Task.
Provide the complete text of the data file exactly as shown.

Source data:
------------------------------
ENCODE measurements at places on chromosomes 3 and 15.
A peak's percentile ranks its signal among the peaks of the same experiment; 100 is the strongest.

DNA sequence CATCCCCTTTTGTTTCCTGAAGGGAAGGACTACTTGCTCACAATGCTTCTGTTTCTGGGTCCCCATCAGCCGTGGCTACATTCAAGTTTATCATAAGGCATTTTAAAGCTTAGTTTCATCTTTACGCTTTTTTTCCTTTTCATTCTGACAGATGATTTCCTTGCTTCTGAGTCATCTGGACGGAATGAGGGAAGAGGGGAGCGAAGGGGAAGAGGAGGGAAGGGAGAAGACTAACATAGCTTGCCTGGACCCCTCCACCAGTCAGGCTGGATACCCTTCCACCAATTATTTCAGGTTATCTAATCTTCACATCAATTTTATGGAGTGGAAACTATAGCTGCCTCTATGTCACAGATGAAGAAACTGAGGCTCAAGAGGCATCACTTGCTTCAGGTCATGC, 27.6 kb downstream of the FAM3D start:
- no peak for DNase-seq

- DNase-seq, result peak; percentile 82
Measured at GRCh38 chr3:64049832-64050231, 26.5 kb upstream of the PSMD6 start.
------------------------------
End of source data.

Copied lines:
ENCODE measurements at places on chromosomes 3 and 15.
A peak's percentile ranks its signal among the peaks of the same experiment; 100 is the strongest.

DNA sequence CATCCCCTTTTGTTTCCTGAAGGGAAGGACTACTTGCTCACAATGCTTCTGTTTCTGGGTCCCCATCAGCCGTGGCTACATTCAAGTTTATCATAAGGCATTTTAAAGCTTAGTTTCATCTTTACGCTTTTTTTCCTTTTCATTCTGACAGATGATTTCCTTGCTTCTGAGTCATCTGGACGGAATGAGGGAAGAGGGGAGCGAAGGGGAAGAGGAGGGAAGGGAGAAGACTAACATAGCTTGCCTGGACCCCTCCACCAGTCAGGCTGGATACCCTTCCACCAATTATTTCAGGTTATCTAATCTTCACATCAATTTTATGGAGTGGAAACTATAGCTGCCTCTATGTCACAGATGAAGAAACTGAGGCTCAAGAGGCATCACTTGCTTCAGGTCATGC, 27.6 kb downstream of the FAM3D start:
- no peak for DNase-seq

- DNase-seq, result peak; percentile 82
Measured at GRCh38 chr3:64049832-64050231, 26.5 kb upstream of the PSMD6 start.